Hunbjørn og tre bjørneunger i en skov i Finland.
Bears in Finland. Photo: iStock.

Policies can help minimise conflicts of interests in forestry

Half of the Nordic region's total area is covered by forest.

Forests are home to a rich variety of flora and fauna and are important for ensuring biodiversity. Forestry also is an important industry and is an important national resource. Additionally, forests are the largest terrestrial carbon sink and can help to protect the climate.

But not all these things can necessarily be had at the same time and to the same extent.

How shall we manage forests for all these benefits?

Nils Droste, Professor of Political Science at Lund University, has a suggestion. He is the head of the Greenpole research project, which studies the Nordic countries' forest policies. 

"The current paradigm in Nordic forest policy, is a principle called freedom with responsibility. In the past, the state played a much stronger role, but that changed and currently, the freedom of forest owners to manage the forests is highly emphasised. I believe that this principle of freedom with responsibility must also be the starting point for acceptable and effective policies for sustainable forest management. Going entirely against the interests of forest owners is neither realistic nor desirable for politicians but industry also has a societal responsibility," he says. 

Read the project's mapping of two centuries of forest management in the Nordic countries. 

A foreste and a red house. Many of the trees have been cut down.
This is an example of how clear-cutting looks like in Sweden. Photo: iStock.

From clear-cutting to continuous cover forestry

For many decades, it has now been common practice in the Nordic countries to clear cut the forest and then replant the area. When you cut down the forest, organic material in the soil is decomposed and carbon is released. Over time, the forest carbon stocks replenish, but it takes between 70 and 80 years for a net positive effect after clear cutting. For biodiversity the effect is even more devastating because the habitat for many species is gone when the forests are cut down entirely.

According to Nils Droste, current forest management practices place a heavy emphasis on economic production and do not integrate climate and biodiversity protection in a balanced way:

"If we want to protect the climate now, to reach our goals for 2030 and 2050, we can't continue to cut down forests the way we do now. Clear-cutting is too heavily optimised for the production of biomass and forest products."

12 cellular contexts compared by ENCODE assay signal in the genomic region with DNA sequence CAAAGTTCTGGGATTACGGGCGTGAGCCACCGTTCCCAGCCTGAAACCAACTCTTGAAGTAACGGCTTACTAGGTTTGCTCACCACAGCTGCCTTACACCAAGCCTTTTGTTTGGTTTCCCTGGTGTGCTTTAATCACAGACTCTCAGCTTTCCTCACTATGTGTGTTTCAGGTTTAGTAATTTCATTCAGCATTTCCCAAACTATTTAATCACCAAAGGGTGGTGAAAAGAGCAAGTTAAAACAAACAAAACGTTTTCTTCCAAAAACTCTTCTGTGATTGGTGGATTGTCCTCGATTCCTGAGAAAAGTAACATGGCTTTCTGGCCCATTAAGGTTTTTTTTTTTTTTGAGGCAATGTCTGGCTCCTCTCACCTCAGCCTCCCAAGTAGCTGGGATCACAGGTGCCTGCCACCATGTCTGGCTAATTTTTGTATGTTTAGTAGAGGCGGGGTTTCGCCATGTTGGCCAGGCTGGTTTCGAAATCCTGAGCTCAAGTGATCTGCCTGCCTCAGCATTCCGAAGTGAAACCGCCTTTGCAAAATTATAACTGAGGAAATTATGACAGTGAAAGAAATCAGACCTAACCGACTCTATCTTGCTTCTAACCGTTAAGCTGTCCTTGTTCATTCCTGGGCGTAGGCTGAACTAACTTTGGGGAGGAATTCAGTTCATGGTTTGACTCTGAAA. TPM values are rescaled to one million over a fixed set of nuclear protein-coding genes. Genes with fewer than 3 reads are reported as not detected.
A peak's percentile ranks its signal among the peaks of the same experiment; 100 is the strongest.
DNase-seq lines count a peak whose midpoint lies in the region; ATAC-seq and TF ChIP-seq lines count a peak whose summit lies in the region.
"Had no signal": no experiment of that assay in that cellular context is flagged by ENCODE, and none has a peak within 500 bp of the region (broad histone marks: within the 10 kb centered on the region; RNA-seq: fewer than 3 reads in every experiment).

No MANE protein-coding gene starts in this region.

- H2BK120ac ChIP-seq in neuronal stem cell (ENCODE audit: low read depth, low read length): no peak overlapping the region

Is the solution to stop cutting down trees altogether? Not if you ask Nils Droste: 

"If we left the forest untouched, it would have severe consequences for timber production and thus the economic income associated with forestry. We need to find a solution that balances out multiple benefits and cares for both forest owners and the climate but also biodiversity"

We may be seeing a shift from clear-cutting to continuous cover forestry. This is an approach where selected trees are felled and not entire forest areas. This keeps the soil more intact, emits fewer greenhouse gases, and preserves the living conditions for animal and plant species. 

Nils Droste points to continuous forestry as a promising way forward, but it does not come without costs:

"The challenge with the transition from a form of production currently dominated by clear-cutting to continuous cover forestry is the financial cost. All machinery and forest production, from harvesting to the sawmills, is streamlined towards the current clear-cutting production method of felling standardised logs. If we are to have more cover forestry in the future, it requires a structural change in production facilities, and that comes at a financial cost. And the question is who is going to finance that transition. The forest industry or the state?" 

Finland has been a pioneer

In Finland, they show that it is possible to secure economic profit by using alternative forest management practices like continuous cover forestry. State-owned forestry companies have led the way and converted parts of the forestry from clear-cutting to continuous cover forestry.

"I think the Finnish authorities are leading the way by, for example, setting up the METSO programme in southern Finland, which helps forest owners to safeguard biodiversity by paying them a compensation. That policy is science-based, but in the drafting of the law, different interests were consulted, so it's an example of collaborative and science-based policy-making that I find very promising. It allows conflicts of interest to be negotiated while policy is being made and a better compromise can be reached before the policy is even in place. Bringing people together and backing it up with scientific evidence is, in my opinion, a very promising way to create a future sustainable forest policy."

The project is part of NordForsk's interdisciplinary research area. Learn more here.


Bjørnar K

Bjørnar Solhaug Komissar

Senior Adviser
Marianne Knudsen. Photo: NordForsk

Marianne Knudsen

Senior Communications Adviser